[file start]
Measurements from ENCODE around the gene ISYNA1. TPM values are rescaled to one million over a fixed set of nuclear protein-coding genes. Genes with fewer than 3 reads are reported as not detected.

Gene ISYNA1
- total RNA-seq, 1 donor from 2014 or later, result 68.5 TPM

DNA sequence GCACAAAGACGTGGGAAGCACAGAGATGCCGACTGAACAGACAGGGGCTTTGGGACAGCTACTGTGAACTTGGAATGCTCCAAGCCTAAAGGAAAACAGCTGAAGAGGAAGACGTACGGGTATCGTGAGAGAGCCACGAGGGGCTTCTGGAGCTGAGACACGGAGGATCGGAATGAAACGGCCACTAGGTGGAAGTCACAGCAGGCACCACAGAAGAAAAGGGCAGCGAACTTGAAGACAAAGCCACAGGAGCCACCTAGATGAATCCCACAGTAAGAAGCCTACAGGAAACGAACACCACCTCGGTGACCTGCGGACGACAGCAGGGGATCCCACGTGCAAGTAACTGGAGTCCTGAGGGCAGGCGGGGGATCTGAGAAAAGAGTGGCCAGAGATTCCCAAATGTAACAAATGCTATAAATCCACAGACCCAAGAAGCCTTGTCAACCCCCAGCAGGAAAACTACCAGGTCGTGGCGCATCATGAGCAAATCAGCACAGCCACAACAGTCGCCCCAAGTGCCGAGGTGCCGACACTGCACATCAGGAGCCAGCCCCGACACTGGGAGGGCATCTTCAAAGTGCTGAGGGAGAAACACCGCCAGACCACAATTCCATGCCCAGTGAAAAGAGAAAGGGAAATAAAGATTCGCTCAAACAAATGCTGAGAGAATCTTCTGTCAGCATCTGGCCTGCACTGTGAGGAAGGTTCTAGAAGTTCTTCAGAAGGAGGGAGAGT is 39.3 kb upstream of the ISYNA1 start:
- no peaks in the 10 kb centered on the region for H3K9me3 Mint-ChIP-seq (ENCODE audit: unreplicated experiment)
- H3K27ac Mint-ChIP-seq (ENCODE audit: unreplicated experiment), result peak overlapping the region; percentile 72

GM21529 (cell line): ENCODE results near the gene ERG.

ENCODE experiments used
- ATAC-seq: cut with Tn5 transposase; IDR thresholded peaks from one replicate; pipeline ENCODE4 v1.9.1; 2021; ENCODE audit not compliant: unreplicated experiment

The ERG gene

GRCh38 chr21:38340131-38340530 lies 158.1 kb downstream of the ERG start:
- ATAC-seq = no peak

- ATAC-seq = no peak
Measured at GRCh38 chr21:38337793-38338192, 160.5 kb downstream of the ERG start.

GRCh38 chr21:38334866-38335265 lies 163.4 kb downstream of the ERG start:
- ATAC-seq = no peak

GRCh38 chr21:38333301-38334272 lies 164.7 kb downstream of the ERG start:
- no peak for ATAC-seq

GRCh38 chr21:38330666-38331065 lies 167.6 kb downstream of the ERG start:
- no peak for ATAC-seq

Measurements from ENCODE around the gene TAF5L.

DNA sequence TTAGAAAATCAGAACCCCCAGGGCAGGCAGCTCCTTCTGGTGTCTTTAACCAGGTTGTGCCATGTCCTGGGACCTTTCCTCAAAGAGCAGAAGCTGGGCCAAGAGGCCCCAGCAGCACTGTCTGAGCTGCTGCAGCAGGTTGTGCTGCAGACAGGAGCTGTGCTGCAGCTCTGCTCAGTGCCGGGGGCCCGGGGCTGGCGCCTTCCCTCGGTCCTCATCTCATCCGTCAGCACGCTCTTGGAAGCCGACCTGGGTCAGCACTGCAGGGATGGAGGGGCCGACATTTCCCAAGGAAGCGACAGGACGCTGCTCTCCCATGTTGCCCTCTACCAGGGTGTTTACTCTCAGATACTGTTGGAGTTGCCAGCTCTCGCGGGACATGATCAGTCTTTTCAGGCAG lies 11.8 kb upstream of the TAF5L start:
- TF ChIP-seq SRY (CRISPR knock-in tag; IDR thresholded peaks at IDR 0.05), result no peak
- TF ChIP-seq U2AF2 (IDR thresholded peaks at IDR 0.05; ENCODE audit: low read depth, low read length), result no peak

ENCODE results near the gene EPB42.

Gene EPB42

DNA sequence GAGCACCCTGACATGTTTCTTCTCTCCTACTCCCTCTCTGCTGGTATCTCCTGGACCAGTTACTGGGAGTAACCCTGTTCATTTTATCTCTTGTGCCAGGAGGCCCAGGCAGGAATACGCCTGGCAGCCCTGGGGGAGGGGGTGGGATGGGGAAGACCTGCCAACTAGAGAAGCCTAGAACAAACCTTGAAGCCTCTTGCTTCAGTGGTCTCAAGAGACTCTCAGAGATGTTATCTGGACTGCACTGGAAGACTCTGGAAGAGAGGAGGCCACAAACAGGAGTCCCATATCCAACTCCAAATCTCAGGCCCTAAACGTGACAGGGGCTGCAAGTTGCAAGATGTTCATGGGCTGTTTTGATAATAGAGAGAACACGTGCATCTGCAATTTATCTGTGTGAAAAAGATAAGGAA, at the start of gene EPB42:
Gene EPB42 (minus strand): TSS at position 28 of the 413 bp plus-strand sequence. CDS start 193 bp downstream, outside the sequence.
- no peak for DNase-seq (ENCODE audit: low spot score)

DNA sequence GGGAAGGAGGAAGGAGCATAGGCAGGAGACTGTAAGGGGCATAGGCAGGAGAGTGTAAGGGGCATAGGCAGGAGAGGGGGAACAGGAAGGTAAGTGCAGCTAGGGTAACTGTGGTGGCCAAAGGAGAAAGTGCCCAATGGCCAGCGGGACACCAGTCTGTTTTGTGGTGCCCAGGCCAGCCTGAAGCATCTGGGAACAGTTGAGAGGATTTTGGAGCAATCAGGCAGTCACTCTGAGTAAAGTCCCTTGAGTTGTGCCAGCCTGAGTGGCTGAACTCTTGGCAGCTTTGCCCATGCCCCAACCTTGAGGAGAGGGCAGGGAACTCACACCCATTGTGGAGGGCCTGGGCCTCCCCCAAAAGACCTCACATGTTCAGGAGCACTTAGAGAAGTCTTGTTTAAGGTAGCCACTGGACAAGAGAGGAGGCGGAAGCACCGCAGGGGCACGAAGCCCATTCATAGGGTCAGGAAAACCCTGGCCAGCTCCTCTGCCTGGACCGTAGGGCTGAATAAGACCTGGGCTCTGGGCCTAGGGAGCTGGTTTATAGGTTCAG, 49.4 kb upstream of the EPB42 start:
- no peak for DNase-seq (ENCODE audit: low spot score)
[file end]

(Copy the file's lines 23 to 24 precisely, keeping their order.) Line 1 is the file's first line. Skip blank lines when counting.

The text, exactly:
- TF ChIP-seq SRY (CRISPR knock-in tag; IDR thresholded peaks at IDR 0.05), result no peak
- TF ChIP-seq U2AF2 (IDR thresholded peaks at IDR 0.05; ENCODE audit: low read depth, low read length), result no peak